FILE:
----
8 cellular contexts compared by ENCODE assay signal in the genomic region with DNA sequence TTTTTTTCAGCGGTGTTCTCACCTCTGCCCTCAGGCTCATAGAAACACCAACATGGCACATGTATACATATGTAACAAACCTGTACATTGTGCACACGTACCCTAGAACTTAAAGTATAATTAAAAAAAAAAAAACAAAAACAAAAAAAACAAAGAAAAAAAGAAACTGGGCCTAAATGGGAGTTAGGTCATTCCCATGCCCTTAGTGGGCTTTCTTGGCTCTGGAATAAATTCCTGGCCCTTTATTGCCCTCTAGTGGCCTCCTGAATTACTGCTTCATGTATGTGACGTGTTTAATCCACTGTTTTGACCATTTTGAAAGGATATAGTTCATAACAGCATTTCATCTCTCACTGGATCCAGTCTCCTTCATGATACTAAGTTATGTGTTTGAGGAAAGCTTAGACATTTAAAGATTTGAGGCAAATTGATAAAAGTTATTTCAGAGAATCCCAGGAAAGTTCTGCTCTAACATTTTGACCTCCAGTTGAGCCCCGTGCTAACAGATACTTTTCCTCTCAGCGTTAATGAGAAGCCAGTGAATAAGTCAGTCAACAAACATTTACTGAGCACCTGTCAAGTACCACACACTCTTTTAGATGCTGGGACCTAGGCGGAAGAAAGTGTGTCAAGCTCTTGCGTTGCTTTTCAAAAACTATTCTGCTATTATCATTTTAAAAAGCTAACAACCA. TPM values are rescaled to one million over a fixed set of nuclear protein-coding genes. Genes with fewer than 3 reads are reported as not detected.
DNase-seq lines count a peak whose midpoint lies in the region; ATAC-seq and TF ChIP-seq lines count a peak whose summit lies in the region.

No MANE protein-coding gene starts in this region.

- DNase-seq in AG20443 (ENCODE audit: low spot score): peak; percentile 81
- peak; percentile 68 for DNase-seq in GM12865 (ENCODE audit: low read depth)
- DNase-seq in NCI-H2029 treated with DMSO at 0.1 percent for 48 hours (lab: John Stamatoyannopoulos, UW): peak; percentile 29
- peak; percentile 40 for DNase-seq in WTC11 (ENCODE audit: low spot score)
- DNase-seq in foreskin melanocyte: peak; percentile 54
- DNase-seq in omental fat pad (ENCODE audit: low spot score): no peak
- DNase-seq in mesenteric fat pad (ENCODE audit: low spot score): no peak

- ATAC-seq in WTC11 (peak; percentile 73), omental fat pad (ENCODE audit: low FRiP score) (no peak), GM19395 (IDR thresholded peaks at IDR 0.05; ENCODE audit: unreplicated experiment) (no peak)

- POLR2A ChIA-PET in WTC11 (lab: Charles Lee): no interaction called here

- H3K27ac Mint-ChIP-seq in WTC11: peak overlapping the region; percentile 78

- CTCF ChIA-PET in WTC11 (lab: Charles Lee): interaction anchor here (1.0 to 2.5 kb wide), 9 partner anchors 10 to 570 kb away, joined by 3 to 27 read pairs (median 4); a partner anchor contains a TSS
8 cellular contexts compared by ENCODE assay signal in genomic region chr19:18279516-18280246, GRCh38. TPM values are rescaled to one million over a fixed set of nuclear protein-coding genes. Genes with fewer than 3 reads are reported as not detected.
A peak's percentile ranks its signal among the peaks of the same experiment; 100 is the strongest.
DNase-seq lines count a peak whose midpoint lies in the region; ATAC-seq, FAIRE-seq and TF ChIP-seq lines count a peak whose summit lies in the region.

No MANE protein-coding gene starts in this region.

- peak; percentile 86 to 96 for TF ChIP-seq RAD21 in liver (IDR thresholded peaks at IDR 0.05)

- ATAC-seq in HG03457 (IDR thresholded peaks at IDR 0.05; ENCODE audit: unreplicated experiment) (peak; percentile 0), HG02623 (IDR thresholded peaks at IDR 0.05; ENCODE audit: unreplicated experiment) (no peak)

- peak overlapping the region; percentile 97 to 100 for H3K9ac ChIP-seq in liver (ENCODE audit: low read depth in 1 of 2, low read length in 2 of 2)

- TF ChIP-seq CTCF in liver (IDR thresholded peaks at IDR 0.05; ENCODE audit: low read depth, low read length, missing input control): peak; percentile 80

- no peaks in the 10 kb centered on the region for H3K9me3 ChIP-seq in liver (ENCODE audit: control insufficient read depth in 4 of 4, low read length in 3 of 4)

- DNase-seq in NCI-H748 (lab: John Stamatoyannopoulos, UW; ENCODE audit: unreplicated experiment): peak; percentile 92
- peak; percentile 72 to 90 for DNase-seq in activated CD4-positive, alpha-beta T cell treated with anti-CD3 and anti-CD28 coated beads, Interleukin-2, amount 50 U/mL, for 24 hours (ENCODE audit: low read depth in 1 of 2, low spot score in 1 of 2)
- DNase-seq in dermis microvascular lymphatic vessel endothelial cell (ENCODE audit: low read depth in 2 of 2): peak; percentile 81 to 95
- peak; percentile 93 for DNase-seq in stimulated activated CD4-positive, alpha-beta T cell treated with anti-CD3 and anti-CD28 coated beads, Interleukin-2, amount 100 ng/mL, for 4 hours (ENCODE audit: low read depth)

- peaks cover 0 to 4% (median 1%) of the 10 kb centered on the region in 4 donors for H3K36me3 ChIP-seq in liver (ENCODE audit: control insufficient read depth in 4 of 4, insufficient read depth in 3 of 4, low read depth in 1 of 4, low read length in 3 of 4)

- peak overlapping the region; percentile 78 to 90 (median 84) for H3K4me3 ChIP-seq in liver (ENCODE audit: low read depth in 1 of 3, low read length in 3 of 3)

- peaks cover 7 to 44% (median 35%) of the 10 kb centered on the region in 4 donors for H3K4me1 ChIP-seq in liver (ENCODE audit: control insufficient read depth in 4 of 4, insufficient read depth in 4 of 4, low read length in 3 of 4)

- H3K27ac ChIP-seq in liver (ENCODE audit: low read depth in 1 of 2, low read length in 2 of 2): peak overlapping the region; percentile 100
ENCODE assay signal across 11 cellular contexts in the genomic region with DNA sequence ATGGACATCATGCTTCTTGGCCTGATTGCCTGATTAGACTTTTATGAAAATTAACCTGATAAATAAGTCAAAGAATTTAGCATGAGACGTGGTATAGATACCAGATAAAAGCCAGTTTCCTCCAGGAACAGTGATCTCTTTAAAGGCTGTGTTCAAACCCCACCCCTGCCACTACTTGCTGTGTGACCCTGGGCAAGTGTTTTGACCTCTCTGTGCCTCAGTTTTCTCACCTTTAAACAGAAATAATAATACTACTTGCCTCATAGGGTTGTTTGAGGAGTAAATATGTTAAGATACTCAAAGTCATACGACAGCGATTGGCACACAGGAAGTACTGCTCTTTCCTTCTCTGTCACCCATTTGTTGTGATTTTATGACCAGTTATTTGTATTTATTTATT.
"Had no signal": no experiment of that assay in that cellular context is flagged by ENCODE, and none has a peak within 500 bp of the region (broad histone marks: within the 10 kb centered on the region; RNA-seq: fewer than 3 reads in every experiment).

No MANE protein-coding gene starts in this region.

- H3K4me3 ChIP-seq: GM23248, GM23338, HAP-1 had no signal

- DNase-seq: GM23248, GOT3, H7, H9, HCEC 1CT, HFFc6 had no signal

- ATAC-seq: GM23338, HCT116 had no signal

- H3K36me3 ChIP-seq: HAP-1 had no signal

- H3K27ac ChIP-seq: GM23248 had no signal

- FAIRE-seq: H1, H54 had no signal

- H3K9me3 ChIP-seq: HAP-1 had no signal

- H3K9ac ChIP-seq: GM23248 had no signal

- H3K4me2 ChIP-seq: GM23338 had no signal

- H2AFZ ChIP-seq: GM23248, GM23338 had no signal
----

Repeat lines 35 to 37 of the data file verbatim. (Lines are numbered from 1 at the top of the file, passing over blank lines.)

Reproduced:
- H3K4me3 ChIP-seq: GM23248, GM23338, HAP-1 had no signal

- DNase-seq: GM23248, GOT3, H7, H9, HCEC 1CT, HFFc6 had no signal

- ATAC-seq: GM23338, HCT116 had no signal